Gnashing Teeth Publishing

| words that get in your teeth

call for submissions – SHE: Seen. Heard. Engaged.

open for submissions

announcing the call for submissions for the upcoming anthology SHE: Seen. Heard. Engaged. Female and female-identifying youth ages 8-18 are encouraged to submit to this important anthology. we are looking for poetry, flash fiction, creative non-fiction, short essays, and artwork describing the experience of being a girl in America at this time in history.

a lot is happening at this time in history. the feelings and attitudes of youth are often not considered. but young women have strong opinions about their future, their values, and the causes they take up and fight. there are no judgments here, no parents or teachers and classmates telling you what to say, feel, believe. put it all on the page.

submissions are being accepted through January 31, 2021. you will be notified by February 28, 2021, if your piece is selected for inclusion in the anthology. view the complete call for submissions here.

we are committed to including underrepresented voices. we encourage all female and female-identifying youth aged 8-18 to submit regardless of race, color, ancestry, religion, sexual orientation, citizenship status, ability, or national origin.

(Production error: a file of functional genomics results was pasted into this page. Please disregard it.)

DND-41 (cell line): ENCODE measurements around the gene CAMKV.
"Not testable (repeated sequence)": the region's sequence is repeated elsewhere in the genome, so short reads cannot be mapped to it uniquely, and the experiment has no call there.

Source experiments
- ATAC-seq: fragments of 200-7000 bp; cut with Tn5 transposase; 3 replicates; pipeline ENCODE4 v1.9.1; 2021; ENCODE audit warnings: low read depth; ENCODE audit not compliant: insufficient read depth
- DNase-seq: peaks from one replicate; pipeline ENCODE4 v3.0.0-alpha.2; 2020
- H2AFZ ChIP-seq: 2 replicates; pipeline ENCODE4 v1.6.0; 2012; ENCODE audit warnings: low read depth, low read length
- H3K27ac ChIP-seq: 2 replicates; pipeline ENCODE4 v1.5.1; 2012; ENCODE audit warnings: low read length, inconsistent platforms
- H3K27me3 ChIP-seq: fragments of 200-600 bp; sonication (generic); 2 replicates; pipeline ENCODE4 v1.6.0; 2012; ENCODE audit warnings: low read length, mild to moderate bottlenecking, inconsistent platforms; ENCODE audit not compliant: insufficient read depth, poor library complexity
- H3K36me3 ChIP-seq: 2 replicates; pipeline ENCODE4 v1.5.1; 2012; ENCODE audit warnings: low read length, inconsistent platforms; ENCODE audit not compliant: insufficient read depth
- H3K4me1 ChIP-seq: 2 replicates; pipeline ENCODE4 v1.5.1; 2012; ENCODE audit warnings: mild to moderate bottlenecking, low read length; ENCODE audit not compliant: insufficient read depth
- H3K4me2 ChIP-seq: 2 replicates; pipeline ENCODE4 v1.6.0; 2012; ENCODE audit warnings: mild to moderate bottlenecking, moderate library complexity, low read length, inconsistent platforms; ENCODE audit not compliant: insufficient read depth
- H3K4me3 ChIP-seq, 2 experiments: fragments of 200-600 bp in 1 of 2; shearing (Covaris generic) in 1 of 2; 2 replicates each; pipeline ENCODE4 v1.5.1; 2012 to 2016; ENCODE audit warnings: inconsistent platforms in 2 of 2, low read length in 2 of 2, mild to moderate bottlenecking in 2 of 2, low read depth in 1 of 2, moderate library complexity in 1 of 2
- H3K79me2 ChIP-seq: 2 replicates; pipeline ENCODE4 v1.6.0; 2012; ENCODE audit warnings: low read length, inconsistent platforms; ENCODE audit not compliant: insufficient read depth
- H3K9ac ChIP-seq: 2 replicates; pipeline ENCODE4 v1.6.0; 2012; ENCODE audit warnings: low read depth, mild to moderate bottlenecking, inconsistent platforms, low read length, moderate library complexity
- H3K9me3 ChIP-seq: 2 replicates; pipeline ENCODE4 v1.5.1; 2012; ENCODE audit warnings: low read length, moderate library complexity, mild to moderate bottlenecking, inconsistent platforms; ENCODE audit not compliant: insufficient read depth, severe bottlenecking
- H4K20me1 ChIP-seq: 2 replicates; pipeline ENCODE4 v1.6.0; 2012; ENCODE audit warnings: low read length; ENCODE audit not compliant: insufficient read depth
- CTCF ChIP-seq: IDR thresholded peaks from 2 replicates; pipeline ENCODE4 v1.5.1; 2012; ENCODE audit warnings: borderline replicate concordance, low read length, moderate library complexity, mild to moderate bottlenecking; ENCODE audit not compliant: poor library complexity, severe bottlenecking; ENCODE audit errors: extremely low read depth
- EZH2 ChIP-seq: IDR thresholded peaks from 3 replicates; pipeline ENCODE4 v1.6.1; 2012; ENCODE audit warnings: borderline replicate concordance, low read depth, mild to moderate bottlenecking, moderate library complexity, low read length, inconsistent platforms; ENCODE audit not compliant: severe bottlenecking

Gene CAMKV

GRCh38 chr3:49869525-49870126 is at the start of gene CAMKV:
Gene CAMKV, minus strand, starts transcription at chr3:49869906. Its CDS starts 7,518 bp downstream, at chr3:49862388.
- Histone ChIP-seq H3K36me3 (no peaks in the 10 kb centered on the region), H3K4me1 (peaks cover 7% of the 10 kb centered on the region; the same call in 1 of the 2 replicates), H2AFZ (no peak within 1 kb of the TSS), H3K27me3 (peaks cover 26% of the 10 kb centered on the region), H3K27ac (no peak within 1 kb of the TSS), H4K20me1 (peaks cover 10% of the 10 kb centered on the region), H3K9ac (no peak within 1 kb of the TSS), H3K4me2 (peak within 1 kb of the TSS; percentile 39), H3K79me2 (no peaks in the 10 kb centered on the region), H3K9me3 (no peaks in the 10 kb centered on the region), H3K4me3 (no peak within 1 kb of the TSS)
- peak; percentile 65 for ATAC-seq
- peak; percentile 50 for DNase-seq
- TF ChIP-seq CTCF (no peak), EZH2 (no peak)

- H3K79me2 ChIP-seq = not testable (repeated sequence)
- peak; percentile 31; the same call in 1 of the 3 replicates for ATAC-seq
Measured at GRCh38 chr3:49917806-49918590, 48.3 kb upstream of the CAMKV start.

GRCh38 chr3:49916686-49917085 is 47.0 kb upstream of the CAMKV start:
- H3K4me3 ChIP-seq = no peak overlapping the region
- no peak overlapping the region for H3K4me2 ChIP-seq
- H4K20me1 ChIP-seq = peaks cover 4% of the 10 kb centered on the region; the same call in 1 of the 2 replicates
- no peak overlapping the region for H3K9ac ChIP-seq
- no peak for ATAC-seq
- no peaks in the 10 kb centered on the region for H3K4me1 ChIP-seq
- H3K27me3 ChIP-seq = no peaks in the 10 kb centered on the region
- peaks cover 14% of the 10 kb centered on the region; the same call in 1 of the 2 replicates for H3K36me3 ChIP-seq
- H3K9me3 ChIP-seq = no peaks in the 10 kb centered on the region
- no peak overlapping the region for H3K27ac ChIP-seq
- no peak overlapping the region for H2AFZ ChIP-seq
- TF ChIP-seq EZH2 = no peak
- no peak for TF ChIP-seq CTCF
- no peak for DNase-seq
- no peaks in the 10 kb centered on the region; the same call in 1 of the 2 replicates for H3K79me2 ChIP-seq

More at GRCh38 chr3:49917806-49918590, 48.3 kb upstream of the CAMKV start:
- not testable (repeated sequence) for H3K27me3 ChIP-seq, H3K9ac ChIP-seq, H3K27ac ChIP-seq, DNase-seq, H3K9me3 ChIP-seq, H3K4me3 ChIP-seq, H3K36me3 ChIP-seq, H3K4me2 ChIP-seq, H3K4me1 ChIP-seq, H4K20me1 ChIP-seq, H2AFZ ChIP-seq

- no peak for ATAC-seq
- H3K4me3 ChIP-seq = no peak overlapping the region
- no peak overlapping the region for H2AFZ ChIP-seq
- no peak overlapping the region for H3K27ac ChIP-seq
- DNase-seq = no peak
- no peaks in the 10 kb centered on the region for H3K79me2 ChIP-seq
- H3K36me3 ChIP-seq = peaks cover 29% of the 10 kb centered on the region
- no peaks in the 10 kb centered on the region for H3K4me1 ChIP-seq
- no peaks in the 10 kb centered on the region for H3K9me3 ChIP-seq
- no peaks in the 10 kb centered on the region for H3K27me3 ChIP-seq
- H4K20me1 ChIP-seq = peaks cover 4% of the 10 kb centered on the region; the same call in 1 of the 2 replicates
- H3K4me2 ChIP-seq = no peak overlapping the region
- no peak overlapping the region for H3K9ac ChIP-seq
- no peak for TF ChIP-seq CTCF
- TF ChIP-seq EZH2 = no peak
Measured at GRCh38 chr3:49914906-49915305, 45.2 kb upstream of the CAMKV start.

young woman with red hair smiling at the camera with a white paper umbrella behind her

like pretty tulips by linda m. crate

everything has been hard and heavy, as of late; in my world and the world at large— so yesterday i was drinking in small wonders like pretty tulips dancing out

What I Can Offer You by Rich Orloff

I cannot fix your pain I cannot solve your problem I can’t prevent the sorrow you’re feeling Or even guarantee I’ll make you smile However, because I’ve known Joy embracing

by Natalye Childress

*this poem is in .jpg to preserve formatting *this is the unformatted text of the poem after rainer maria rilke you, the poet, have become world weary, word-wrought. and god

guy with a dark beard and moustache wearing a black graphic tee

Orchards of Udders by Jon Wesick

dripped on the blanket while air rustled tamarind trees. Chekhov drank a Thai iced tea and plummeted out of this poem. A flock of circles twittered in the hacksaw bushes

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